4. What kind of dog is the right one for me?
While we understand that people have preferences in looks or breeds, we would like to encourage everyone to keep an open mind. Choosing a pet based on how popular or cute it is, is probably one of the worst decisions people make. Too often these pets are dumped at an animal shelter when they show themselves to be too high energy, too needy, too protective, not child friendly … the list is endless.
Inform yourself about the breed you are interested in, their needs and their possible issues. If you are open to adopt a shelter/foster dog, you have the advantage to ask their caretaker for information about their character and you can meet up to check out the chemistry. When it comes to the dog’s age, it really depends on how active your lifestyle is. If you are on the busy side or just enjoy your time on the couch or in the coffee shop, an older, calmer dog might just be the right match for you.
5. Is my home pet-friendly?
This might seem like a no-brainer but you’d be surprised how many dogs end up on the street due to issues connected to their living situation. Everyone in your house should agree to adding a new fluffy member to the family.You also need to be mindful of allergies – are you allergic? Is anyone that’s going to be around the dog allergic? Of course also inform your landlord, in case you are renting an apartment/house. In the best case also your neighbours: You don’t want them to call the police or have them throw poison because your pups crying is giving them a hard time. If you have a garden, you might want to make sure it’s fenced and if you have particularly fancy furniture you might consider locking a specific room or covering them with something.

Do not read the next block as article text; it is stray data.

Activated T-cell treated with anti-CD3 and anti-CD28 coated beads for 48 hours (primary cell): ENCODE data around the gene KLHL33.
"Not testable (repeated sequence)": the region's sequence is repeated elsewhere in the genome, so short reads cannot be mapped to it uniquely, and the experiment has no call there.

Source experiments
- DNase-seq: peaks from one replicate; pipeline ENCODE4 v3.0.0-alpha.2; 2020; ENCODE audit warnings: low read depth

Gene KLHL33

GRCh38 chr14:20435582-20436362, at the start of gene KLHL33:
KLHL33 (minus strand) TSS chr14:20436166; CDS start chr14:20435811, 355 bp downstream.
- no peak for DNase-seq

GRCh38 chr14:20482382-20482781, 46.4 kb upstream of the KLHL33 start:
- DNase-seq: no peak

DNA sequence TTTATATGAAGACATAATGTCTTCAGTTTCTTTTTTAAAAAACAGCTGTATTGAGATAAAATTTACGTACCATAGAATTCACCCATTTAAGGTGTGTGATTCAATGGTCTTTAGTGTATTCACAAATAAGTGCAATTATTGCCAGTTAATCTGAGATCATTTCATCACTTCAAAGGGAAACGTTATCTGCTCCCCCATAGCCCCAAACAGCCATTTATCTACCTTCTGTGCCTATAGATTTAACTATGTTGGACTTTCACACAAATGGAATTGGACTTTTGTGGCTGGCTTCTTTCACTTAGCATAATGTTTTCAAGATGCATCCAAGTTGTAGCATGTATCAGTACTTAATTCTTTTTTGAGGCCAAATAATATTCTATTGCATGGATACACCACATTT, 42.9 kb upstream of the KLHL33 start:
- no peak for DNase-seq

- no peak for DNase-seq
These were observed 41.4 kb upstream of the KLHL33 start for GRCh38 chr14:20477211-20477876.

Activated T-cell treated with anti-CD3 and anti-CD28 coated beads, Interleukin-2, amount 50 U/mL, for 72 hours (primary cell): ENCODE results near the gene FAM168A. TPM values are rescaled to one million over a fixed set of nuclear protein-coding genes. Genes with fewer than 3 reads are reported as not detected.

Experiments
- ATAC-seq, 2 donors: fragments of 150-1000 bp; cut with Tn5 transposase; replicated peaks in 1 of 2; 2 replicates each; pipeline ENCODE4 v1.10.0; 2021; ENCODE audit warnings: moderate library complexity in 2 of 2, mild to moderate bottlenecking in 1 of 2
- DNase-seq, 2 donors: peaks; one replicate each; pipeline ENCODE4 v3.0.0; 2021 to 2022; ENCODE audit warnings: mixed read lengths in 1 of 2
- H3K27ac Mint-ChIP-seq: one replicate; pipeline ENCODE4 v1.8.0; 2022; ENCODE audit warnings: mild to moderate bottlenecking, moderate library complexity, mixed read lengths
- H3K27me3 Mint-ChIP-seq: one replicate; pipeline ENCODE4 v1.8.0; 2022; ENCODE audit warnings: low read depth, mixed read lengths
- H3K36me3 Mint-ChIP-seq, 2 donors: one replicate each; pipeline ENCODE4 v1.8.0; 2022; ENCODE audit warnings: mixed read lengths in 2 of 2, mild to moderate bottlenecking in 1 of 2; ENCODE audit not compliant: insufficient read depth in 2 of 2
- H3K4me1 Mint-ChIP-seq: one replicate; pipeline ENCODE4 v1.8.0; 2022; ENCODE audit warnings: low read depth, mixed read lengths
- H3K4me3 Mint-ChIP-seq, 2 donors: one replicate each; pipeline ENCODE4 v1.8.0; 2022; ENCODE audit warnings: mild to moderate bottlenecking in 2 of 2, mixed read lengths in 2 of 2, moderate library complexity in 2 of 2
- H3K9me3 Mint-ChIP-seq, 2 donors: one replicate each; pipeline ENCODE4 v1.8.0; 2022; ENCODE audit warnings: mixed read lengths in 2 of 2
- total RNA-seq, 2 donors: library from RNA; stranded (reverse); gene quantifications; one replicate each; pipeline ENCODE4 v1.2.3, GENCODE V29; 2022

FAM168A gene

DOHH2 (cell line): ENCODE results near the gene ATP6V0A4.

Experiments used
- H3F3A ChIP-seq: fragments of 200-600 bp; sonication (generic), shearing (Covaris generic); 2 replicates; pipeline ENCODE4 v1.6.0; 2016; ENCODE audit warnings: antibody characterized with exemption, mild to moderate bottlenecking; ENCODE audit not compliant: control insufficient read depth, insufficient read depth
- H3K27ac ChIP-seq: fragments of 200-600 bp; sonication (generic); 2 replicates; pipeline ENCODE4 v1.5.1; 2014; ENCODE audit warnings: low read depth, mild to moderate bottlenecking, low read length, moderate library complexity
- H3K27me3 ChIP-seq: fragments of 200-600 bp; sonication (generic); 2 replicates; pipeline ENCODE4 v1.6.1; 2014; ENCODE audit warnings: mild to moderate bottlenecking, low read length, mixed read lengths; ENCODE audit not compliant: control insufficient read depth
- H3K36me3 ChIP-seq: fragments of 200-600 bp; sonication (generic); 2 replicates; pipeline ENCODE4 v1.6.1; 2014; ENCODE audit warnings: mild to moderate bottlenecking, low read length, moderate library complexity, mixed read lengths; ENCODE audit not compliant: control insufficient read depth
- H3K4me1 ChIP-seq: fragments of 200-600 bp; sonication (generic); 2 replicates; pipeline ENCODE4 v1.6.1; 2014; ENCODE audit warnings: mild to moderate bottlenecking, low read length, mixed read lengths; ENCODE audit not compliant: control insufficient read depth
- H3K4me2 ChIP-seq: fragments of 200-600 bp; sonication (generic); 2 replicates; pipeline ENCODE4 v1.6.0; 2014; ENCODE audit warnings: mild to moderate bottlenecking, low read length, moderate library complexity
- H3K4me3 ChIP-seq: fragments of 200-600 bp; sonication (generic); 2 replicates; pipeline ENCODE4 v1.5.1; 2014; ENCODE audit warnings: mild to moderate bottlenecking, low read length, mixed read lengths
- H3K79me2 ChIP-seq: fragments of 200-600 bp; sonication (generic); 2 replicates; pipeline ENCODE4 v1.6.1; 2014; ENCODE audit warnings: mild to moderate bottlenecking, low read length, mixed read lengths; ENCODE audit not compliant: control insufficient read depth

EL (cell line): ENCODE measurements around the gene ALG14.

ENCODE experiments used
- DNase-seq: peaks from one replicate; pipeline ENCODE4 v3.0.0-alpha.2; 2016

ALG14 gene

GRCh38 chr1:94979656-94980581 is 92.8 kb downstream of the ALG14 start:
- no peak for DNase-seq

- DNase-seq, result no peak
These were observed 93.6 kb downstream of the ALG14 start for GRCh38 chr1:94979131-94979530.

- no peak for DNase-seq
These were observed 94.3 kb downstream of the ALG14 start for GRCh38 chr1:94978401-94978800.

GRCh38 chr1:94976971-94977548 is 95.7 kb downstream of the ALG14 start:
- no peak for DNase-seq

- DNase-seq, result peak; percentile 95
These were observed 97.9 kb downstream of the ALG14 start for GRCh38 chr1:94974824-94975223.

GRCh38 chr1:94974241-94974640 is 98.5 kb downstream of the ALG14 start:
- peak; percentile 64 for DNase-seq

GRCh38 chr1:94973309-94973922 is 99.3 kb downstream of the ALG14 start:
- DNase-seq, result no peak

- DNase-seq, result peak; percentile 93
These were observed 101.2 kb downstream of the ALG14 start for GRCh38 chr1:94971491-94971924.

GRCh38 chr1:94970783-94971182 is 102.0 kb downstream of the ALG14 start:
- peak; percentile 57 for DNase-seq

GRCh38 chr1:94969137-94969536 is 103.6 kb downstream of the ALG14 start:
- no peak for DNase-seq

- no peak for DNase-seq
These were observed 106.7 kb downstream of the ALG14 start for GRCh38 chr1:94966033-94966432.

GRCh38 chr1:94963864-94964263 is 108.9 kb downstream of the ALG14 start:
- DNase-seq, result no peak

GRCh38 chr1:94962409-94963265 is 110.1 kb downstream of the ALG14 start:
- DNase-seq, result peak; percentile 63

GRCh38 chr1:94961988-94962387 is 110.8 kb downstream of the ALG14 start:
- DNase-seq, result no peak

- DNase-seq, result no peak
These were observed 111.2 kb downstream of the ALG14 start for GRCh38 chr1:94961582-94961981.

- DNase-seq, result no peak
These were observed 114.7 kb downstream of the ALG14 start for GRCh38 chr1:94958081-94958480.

6. Can I deal with ALL the fur?
Depending on the kind of dog you get, grooming might be something you want to look into with furry breeds. Nails need to be clipped, fur needs to be brushed, and they need to be bathed. Professional dog grooming runs from $50-$80 and you’ll need to do it every couple of months. Regarding fur, I have bad news: It will be everywhere. It will be on your floor, your clothes, on your furniture and occasionally in your food. The fur rollers are somewhat useful, but you’ll never achieve pre-dog levels again. Sometimes I find my dog’s fur at friend’s houses that my dog has never visited.